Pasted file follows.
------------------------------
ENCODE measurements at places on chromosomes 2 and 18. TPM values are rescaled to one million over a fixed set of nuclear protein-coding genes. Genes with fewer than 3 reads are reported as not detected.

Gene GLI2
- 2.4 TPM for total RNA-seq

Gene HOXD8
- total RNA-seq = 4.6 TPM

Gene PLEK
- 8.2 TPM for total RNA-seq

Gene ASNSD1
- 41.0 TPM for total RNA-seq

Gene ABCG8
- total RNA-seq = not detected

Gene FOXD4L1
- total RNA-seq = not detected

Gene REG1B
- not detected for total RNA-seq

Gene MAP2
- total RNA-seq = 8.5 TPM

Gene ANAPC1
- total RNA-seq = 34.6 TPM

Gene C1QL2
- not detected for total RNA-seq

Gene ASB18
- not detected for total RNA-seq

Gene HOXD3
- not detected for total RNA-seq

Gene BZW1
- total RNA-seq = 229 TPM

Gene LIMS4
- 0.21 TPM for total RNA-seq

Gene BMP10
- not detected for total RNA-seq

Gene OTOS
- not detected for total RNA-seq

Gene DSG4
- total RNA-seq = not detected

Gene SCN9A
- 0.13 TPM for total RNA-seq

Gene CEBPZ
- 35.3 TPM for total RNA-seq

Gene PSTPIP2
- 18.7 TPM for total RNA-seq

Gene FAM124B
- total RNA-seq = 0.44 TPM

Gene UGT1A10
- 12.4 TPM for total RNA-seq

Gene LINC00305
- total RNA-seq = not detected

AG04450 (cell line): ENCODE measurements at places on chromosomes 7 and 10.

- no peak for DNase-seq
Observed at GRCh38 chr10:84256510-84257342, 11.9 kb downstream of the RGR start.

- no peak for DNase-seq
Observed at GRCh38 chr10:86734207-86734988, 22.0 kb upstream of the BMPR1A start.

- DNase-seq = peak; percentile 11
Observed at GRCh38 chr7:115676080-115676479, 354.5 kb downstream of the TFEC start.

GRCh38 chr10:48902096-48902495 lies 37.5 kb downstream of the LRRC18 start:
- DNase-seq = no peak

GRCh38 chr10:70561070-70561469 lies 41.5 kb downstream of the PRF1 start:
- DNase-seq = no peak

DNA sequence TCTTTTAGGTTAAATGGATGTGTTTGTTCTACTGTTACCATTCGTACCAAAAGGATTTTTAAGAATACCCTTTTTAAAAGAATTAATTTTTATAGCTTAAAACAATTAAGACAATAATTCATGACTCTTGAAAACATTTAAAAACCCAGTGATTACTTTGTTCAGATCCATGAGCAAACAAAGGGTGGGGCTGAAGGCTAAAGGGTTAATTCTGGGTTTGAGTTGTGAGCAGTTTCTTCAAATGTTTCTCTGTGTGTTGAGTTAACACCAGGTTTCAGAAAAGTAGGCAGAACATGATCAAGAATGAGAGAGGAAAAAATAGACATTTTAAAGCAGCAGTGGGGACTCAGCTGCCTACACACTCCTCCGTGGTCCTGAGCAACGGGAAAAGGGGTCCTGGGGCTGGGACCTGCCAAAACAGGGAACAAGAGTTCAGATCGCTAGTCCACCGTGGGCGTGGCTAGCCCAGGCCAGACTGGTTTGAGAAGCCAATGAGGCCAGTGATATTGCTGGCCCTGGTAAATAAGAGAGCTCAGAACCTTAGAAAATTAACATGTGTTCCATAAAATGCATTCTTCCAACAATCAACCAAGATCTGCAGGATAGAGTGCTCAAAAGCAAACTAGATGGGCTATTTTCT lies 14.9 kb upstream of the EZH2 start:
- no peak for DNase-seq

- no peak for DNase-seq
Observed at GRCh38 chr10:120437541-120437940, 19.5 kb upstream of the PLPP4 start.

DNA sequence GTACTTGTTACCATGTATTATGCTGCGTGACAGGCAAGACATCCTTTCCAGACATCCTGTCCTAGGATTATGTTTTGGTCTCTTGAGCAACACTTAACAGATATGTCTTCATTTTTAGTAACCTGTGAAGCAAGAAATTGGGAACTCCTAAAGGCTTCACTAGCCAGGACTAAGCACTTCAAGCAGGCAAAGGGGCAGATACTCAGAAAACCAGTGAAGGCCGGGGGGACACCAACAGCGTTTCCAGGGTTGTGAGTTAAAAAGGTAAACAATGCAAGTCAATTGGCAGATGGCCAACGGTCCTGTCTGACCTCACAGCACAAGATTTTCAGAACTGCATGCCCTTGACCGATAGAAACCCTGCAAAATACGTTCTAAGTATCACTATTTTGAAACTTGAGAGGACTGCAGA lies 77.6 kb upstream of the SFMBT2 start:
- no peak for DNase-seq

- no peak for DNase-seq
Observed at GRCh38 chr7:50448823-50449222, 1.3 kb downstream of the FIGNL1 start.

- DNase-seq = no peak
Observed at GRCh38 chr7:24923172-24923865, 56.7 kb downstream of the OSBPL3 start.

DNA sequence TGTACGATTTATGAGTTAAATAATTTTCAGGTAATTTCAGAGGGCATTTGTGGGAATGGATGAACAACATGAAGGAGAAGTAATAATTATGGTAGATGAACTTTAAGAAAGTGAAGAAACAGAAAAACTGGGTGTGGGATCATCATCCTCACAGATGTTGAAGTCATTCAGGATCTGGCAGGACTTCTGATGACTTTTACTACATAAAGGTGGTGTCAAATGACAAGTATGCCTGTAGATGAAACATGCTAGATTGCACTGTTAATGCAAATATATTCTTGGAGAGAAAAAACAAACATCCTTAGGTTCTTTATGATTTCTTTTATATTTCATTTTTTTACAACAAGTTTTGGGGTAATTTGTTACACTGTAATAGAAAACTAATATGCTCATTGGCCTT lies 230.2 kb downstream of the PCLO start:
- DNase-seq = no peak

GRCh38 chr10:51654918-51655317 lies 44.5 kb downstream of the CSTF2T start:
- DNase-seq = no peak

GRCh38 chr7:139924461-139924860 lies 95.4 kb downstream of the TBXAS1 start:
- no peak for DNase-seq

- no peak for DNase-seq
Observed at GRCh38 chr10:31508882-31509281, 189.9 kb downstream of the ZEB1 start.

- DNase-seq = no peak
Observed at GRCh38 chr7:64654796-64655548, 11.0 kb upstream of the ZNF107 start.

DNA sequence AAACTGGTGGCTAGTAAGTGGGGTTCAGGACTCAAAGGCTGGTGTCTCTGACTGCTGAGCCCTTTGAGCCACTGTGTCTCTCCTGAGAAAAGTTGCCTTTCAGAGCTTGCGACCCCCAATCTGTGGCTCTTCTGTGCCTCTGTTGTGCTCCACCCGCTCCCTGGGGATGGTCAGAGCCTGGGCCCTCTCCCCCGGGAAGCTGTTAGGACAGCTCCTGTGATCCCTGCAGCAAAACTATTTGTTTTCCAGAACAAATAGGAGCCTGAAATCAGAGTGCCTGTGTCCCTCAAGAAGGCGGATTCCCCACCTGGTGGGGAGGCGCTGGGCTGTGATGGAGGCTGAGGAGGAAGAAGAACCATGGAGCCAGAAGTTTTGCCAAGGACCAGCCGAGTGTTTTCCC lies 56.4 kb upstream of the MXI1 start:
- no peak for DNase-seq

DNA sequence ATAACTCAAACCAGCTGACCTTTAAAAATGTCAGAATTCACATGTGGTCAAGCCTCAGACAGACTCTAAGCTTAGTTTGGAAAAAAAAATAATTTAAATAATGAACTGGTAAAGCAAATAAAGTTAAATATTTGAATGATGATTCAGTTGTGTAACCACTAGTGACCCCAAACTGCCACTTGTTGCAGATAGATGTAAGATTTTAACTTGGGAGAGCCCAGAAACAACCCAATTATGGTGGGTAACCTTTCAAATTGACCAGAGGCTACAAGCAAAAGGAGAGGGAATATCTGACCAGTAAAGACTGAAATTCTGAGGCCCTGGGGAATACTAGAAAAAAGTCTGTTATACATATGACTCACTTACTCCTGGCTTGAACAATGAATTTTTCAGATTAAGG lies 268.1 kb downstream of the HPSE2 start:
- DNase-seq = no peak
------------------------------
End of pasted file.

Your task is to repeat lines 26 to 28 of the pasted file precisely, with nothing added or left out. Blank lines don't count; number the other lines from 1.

Gene BZW1
- total RNA-seq = 229 TPM

Gene LIMS4